Title

What Will You Do With That?

Explaining your discipline.

 

November 10, 2016
 

I’m on a plane, a route I’m pretty familiar with. San Diego, where I’m a Cognitive Science PhD student, to San Antonio, where my husband is an Army Lieutenant. I hope to write 500 words of my dissertation while large portable electronics are allowed. I can’t focus because the man sitting next to me is staring at my screen. He’s probably mulling over the document’s opaque title: Can linguistic metaphors for time shape our mental representations? Finally, he asks: What do you do?

I’m working on my PhD in Cognitive Science.

Oh. I know this silence. The WTF-is-that silence. Do I engage, or do I turn back to my laptop and hope he does the same?

So what will you do with that? He asks. Damn. He went there.

Well… I’ve found that I don’t know yet confuses well-meaning strangers. But… aren’t you in your fourth year of graduate school?

I don’t know what I’ll do next because what I thought I wanted looks more complicated today than it did when I started grad school. I was 21 years old when I moved across the country to do a PhD. I was going to be a professor.

I love language and I love humans. My work in cognitive science allows -- actually requires -- me to spend time and energy understanding how the language the way we think. I often imagine the professor version of this life: leading seminars on topics like metaphor and thought for brilliant students to debate the importance of language for cognition; writing from my cluttered-yet-cozy office on an idyllic college campus; supervising motivated students running their own experiments, discovering the anxiety and fulfillment that accompany research. I’d converse with brilliant colleagues, I’d be blown away by students’ thoughtful essays, and I’d raise my currently non-existent kids in a vibrant college town.

I’ve been watching the faculty, sneaking glimpses into their lives of the mind. They have flexibility in their schedules. They exude excitement when they uncover something “interesting” in their research. They often teach hundreds of students simultaneously. No two work days are ever the same. College faculty are constantly learning; their job requires them to stay curious.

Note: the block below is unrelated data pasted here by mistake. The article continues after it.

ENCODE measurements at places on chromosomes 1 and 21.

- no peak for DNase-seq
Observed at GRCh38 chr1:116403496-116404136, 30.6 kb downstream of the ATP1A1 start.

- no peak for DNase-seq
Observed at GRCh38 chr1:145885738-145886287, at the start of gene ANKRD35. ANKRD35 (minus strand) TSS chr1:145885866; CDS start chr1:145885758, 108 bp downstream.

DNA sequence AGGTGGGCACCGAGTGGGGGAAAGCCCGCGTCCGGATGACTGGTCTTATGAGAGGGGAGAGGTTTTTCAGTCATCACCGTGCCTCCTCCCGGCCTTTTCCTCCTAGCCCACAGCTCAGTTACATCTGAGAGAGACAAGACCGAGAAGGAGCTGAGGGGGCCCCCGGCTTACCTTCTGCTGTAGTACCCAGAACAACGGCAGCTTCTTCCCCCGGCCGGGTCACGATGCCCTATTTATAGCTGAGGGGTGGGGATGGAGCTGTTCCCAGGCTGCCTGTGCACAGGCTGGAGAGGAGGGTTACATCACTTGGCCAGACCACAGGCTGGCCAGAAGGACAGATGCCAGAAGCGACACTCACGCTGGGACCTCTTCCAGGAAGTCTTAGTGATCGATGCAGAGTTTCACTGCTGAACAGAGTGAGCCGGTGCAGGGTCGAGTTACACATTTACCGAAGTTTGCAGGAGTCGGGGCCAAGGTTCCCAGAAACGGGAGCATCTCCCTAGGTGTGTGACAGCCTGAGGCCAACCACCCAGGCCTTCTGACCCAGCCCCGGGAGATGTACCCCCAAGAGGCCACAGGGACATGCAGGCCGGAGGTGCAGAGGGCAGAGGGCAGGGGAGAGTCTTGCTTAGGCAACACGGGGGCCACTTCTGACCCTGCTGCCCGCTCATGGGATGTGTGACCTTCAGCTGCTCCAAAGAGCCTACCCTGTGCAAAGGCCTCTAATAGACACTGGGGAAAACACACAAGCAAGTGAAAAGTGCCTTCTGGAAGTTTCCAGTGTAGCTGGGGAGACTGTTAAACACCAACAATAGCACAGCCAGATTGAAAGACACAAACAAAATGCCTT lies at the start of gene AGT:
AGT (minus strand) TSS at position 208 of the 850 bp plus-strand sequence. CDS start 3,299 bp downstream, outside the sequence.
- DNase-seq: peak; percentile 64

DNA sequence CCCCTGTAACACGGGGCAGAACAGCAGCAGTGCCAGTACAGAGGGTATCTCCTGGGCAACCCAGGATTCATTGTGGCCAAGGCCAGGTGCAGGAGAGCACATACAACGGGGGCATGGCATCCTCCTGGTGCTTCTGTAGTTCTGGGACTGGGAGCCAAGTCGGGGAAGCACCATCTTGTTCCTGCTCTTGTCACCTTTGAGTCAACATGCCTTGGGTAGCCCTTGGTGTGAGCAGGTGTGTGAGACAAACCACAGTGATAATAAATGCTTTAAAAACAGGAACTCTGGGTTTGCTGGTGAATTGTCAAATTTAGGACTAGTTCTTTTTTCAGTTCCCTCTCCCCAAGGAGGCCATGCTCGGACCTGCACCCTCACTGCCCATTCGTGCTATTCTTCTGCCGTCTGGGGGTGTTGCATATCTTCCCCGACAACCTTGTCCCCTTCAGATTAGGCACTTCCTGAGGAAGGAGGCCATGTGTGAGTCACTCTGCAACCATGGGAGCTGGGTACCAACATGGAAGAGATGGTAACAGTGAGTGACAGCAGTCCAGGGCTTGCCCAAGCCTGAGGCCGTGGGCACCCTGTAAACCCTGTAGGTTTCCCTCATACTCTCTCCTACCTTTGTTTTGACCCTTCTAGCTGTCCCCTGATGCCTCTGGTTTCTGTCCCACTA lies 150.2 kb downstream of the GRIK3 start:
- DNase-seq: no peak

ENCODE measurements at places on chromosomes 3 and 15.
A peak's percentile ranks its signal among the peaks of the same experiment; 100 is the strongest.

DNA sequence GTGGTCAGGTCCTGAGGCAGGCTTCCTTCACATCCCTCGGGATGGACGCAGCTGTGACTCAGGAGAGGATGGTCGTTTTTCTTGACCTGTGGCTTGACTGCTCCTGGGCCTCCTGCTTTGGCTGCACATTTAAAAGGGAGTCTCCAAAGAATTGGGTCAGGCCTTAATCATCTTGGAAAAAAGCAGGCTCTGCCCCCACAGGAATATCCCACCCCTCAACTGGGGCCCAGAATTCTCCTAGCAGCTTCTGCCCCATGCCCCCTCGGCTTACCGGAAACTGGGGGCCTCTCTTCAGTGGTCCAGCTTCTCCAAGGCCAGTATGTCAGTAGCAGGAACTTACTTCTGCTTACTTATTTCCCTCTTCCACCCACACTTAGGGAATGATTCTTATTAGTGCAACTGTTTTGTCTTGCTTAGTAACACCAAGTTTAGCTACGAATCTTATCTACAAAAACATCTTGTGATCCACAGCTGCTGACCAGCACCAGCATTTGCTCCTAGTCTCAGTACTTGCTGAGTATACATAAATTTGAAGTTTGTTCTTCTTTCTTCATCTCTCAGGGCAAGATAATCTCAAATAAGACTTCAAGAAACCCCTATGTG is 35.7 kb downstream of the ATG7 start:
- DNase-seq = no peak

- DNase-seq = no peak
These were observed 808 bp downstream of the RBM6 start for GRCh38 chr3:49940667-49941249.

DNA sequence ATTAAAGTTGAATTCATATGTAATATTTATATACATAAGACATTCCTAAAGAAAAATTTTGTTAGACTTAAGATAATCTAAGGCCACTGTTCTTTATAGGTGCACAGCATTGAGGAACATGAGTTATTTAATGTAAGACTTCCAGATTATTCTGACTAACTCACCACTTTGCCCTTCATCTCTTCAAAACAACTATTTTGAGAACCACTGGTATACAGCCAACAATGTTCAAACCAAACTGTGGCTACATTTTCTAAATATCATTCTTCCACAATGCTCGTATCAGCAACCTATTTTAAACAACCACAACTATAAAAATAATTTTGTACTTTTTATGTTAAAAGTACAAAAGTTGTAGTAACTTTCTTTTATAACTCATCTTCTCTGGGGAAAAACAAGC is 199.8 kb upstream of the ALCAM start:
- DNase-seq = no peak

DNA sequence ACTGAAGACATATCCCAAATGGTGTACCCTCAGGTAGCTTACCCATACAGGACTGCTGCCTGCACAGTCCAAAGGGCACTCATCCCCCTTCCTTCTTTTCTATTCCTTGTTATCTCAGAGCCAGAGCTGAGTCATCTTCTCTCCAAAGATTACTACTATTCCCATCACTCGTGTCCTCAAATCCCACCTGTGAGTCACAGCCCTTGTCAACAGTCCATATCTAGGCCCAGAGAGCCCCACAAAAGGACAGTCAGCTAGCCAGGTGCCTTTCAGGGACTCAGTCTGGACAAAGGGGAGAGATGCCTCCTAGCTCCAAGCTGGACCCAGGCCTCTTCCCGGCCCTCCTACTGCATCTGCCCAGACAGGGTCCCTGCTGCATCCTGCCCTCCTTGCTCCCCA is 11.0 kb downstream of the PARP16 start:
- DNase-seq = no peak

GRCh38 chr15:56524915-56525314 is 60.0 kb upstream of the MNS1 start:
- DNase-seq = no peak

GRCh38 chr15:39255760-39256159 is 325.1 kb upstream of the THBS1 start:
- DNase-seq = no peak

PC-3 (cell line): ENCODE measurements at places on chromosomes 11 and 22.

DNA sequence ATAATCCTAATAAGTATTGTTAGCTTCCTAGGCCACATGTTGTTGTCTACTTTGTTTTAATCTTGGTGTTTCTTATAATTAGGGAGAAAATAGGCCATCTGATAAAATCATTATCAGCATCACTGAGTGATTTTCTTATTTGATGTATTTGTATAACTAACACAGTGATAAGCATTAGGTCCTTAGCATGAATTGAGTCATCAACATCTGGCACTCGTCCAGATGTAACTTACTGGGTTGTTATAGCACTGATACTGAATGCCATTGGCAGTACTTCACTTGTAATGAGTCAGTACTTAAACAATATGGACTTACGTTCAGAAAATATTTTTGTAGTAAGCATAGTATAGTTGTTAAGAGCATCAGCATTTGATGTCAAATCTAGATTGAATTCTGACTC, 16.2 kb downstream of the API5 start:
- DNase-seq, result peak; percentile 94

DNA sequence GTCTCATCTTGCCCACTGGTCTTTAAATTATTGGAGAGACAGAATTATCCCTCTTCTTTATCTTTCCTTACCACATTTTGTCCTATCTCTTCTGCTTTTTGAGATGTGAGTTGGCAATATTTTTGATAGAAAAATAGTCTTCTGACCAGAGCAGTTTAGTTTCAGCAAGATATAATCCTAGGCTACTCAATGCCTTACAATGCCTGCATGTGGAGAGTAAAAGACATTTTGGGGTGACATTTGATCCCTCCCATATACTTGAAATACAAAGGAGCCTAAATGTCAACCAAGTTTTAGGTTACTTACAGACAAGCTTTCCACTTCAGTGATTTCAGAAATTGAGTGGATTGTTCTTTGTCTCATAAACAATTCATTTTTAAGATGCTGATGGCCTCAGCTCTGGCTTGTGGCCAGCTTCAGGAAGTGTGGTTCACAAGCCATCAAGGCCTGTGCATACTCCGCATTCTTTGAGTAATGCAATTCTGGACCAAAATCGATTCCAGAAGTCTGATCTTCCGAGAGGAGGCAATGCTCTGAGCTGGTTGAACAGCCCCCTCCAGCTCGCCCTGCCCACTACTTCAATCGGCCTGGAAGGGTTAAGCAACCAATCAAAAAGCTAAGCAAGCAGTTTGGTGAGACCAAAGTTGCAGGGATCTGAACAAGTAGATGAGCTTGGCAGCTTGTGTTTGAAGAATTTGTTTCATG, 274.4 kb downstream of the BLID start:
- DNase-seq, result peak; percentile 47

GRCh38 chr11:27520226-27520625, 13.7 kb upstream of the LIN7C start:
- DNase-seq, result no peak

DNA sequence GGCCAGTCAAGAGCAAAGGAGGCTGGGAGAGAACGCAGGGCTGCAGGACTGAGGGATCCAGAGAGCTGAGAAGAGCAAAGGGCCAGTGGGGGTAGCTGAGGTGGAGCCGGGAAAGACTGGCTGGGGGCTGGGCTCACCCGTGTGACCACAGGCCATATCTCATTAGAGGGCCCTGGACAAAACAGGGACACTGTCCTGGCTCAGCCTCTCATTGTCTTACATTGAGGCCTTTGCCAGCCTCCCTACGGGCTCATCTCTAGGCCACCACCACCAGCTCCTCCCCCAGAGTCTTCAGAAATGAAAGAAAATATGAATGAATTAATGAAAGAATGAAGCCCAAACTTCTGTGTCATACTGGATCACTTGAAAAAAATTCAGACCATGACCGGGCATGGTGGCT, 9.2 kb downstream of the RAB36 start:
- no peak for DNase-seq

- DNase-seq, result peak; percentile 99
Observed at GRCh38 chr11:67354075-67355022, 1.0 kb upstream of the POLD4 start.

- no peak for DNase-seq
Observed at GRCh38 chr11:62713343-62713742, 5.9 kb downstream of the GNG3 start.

Images like these drew me to graduate school.

But I’ve also seen professors’ time and energy depleted by managing labs, as they agonize over lengthy grant proposals that are unlikely to be funded and pray that the lab will have money to pay the staff and grad students after buying the equipment they need. I’ve seen them design research programs to optimize their chances of flashy findings, even if that means forgoing research on topics they find most important. I’ve seen them bend over backwards to get their work into the most prestigious journals, adding each publication to their C.V. with the invisible disclaimer, I’m working hard! People respect my work! I’ve seen faculty mentor opinionated grad students who make all the rookie mistakes: losing data, running experiments with fatal flaws, or becoming unresponsive while dealing with their own personal struggles. I’ve also seen perfectionist professors deliver good-enough lectures because that’s all they have time and energy for, and there’s little reward for actually teaching well. And I’ve caught glimpses of the existential angst many faculty experience, because if they don’t achieve tenure, they’ll be an unemployed 40-year old with the largest possible academic blemish.